top of page

Know Your Rights

As a member of the Union of American Physicians and Dentists (UAPD), AFSCME, AFL-CIO, you have rights that non-union physicians, dentists, and health practitioners and professionals do not have. As your bargaining committee continues to work to secure a contract with the County of Los Angeles – and as we consider our options to escalate our fight – it’s important to know what actions you can legally take as a member of UAPD working past the expiration of our contract with the County of LA.

Doesn’t the County have the right to do whatever they want?

No! Our rights are protected under the County’s Employee Relations Ordinance (ERO), and it is illegal for the County to:

  • Fire, discipline, threaten or harass us for supporting the union.

  • Ask us what we think about the union or force us to discuss our feelings about the union.

  • Threaten to lay employees off or take away wages or benefits if we   support the union.

  • Spy on union activities among employees.

What rights do we have under the County’s ERO?

We have the right to join the UAPD and participate in the activities of our union – known as “concerted activities” – without  interference, restraint, coercion, or discrimination.

What happens if the County violates our rights under the ERO?

Our rights are protected by the ERO. When the employer violates our rights, it’s called an “Unfair Labor Practice” (ULP), and we file charges against them. We also have the legal right to conduct a “ULP strike.”

What is an “Unfair Labor Practice” (ULP)?

LA County commits a ULP when it interferes, restrains, or coerces employees from engaging in any of the activities covered under the Employee Relations Ordinance (ERO). The employer also commits a   ULP when it refuses to bargain in good faith.

What remedies do we have if the County commits a ULP?

Unfair Labor Practice charges are filed with the LA County Employee Relations Committee (ERCOM), which is charged with enforcing the LA County ERO. Specifically, ERCOM has the power to investigate charges of unfair employee relations practices or other violations of the ERO, and to take such action as ERCOM deems necessary to effectuate the policies of the ERO, including, but not limited to, the issuance of cease-and-desist orders.

What if the County continues to commit ULPs?

If the County continues to commit ULPs and we are working under an expired contract (as we currently are), we have the right to strike. In a ULP strike, our jobs are fully protected, and we are entitled to return to work when the strike is over.

Are strikes legally protected?

Strikes by public employees are statutorily protected. The employee’s right to “form, join, and participate in the activities of employee organizations of their own choosing for the purpose of representation on all matters of employer-employee relations” includes a qualified right to strike, subject to a demonstration of a substantial and imminent threat to public health and safety by the employer.  In those circumstances strikes can be limited, for example by requiring certain limited personnel to work to provide essential services. Others would have the right to strike. Those essential services are subject to negotiation with the County. If we cannot resolve those issues ERCOM can step in.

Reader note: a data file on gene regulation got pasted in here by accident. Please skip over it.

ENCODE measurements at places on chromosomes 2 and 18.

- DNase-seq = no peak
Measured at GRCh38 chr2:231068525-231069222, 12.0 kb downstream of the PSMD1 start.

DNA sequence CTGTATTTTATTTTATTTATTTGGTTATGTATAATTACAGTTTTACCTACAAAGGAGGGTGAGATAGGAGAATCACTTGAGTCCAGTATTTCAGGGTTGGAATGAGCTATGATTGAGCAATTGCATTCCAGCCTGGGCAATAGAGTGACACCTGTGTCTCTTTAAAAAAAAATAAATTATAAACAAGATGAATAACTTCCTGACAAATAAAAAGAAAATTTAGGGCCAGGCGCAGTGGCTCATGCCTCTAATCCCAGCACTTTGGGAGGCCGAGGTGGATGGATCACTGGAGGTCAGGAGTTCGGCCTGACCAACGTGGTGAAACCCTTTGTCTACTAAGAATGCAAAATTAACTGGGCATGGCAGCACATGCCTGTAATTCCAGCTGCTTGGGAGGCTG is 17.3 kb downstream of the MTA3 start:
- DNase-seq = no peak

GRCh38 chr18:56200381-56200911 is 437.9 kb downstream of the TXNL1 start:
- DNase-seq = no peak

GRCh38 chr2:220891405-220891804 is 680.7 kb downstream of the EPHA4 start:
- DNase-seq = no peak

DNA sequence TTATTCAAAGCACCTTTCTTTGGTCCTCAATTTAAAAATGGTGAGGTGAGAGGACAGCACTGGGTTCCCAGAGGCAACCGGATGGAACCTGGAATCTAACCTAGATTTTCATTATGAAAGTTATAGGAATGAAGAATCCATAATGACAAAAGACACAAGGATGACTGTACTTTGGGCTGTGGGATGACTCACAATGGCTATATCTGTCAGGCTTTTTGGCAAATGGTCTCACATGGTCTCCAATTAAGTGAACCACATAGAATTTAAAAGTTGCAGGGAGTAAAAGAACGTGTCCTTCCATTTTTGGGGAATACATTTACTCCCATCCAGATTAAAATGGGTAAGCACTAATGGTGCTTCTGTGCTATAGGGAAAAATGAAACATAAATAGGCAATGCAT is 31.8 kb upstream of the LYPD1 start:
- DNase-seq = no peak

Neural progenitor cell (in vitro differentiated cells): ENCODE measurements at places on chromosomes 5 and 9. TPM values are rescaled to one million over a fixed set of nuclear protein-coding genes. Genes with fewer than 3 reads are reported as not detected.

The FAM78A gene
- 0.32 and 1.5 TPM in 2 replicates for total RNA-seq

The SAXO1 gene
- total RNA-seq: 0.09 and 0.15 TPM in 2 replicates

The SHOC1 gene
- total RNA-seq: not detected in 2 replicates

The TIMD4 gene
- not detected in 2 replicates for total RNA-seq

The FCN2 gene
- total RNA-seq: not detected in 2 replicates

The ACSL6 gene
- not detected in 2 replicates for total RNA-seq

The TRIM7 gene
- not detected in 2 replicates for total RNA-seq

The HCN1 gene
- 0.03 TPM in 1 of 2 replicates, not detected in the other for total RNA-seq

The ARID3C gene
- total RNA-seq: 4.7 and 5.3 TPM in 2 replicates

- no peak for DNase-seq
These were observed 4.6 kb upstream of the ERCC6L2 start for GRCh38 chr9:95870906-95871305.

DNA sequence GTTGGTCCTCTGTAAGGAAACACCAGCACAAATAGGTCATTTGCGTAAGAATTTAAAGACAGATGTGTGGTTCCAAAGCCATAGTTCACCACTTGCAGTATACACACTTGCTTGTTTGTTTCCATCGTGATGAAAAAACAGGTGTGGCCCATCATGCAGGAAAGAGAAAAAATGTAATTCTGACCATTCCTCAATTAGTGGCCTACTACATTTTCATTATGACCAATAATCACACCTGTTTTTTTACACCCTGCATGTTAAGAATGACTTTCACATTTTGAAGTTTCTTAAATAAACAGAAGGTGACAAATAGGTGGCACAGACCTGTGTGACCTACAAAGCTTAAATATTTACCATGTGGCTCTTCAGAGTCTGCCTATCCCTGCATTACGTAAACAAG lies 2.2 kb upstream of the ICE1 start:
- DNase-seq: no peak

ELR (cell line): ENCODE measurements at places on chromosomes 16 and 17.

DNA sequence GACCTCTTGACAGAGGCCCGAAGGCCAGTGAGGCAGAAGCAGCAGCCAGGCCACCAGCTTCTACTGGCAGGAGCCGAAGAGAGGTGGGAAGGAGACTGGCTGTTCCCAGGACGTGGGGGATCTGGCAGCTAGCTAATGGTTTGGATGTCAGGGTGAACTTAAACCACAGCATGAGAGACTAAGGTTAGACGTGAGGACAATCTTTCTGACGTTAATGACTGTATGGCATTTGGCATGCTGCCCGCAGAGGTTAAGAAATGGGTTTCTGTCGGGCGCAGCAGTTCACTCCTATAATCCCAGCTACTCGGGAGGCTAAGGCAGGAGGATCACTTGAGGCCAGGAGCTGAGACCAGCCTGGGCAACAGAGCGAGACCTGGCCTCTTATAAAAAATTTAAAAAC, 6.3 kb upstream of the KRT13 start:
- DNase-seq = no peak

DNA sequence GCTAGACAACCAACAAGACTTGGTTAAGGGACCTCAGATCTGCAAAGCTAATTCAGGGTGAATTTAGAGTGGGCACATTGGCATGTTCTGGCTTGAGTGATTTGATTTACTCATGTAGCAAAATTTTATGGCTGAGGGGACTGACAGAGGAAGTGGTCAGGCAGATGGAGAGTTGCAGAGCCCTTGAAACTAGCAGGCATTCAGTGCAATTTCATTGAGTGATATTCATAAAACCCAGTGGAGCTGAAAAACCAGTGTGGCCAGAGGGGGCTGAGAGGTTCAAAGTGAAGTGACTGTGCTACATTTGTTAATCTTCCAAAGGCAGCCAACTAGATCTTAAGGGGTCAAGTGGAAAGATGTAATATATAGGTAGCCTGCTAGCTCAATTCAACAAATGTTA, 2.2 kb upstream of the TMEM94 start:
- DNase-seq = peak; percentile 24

What about our patients if we strike?

Going on strike is always a last resort, and as health care professionals we always need to assure that our patients shall continue to receive the care they need. We will give 10 days’ notice to the County before we go on strike. It will be management’s responsibility to figure it out from there.

Can I be disciplined for participating in a strike?

No. A strike is “protected concerted activity” and it is illegal for an employer to even threaten  you with discipline for striking. If you are disciplined or retaliated against due to participating    in Union Actions, you are entitled to Union Representation. UAPD will represent you and any meetings with the employer and file unfair labor practices against the employer.

Can I lose my health benefits if I strike?

No. A strike is “protected concerted activity” and it is illegal for an employer to remove your health benefits.

Will I get paid if I go on strike?

No, you will not be paid while you are on strike.

What do I do if my supervisor calls me into their office to discuss my Union activity?

If your supervisor calls you into their office to discuss your union participation and infers discipline or retaliatory actions (examples: changing your schedule, denying time off, infer that your are making the wrong choice by supporting the union) you should immediately exercise your Weingarten Rights, which is your right to have a union representative present in the meeting. If your supervisor refuses to grant you your Weingarten Rights, you do not need to answer any questions and you can keep telling your supervisor that you will answer when your representative is present. After the meeting you should call your Union representative immediately. If you do not know your representative, email

When will we go on strike? And for how long will we strike?

After the strike authorization vote is finalized and members vote in favor of a strike, we will not go on strike immediately. The bargaining team will continue to meet and try to reach a resolution at the bargaining table. We will continue to conduct escalated actions.

bottom of page